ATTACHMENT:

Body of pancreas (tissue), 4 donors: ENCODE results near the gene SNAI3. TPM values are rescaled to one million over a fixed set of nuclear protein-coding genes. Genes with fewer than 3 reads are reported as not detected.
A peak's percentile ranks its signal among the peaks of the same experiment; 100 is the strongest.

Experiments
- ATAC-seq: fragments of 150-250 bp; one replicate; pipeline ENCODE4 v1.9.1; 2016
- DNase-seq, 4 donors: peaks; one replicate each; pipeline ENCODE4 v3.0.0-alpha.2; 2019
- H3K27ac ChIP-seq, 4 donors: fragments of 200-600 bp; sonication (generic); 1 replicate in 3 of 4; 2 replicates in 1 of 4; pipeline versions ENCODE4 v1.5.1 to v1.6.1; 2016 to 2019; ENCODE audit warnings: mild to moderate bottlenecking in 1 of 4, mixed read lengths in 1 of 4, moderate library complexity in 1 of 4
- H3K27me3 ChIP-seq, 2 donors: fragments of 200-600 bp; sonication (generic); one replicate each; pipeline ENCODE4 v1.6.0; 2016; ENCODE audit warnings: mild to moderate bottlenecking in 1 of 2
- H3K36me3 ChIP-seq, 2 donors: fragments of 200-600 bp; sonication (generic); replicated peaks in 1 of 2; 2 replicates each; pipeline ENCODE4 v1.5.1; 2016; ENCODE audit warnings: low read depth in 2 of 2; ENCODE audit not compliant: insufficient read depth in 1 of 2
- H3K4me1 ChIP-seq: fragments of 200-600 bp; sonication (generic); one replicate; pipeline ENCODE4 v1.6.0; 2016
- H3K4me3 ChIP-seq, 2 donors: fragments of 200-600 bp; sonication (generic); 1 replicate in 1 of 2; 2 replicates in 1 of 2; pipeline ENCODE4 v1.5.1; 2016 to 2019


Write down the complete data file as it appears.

Body of pancreas (tissue), 4 donors: ENCODE results near the gene SNAI3. TPM values are rescaled to one million over a fixed set of nuclear protein-coding genes. Genes with fewer than 3 reads are reported as not detected.
A peak's percentile ranks its signal among the peaks of the same experiment; 100 is the strongest.

Experiments
- ATAC-seq: fragments of 150-250 bp; one replicate; pipeline ENCODE4 v1.9.1; 2016
- DNase-seq, 4 donors: peaks; one replicate each; pipeline ENCODE4 v3.0.0-alpha.2; 2019
- H3K27ac ChIP-seq, 4 donors: fragments of 200-600 bp; sonication (generic); 1 replicate in 3 of 4; 2 replicates in 1 of 4; pipeline versions ENCODE4 v1.5.1 to v1.6.1; 2016 to 2019; ENCODE audit warnings: mild to moderate bottlenecking in 1 of 4, mixed read lengths in 1 of 4, moderate library complexity in 1 of 4
- H3K27me3 ChIP-seq, 2 donors: fragments of 200-600 bp; sonication (generic); one replicate each; pipeline ENCODE4 v1.6.0; 2016; ENCODE audit warnings: mild to moderate bottlenecking in 1 of 2
- H3K36me3 ChIP-seq, 2 donors: fragments of 200-600 bp; sonication (generic); replicated peaks in 1 of 2; 2 replicates each; pipeline ENCODE4 v1.5.1; 2016; ENCODE audit warnings: low read depth in 2 of 2; ENCODE audit not compliant: insufficient read depth in 1 of 2
- H3K4me1 ChIP-seq: fragments of 200-600 bp; sonication (generic); one replicate; pipeline ENCODE4 v1.6.0; 2016
- H3K4me3 ChIP-seq, 2 donors: fragments of 200-600 bp; sonication (generic); 1 replicate in 1 of 2; 2 replicates in 1 of 2; pipeline ENCODE4 v1.5.1; 2016 to 2019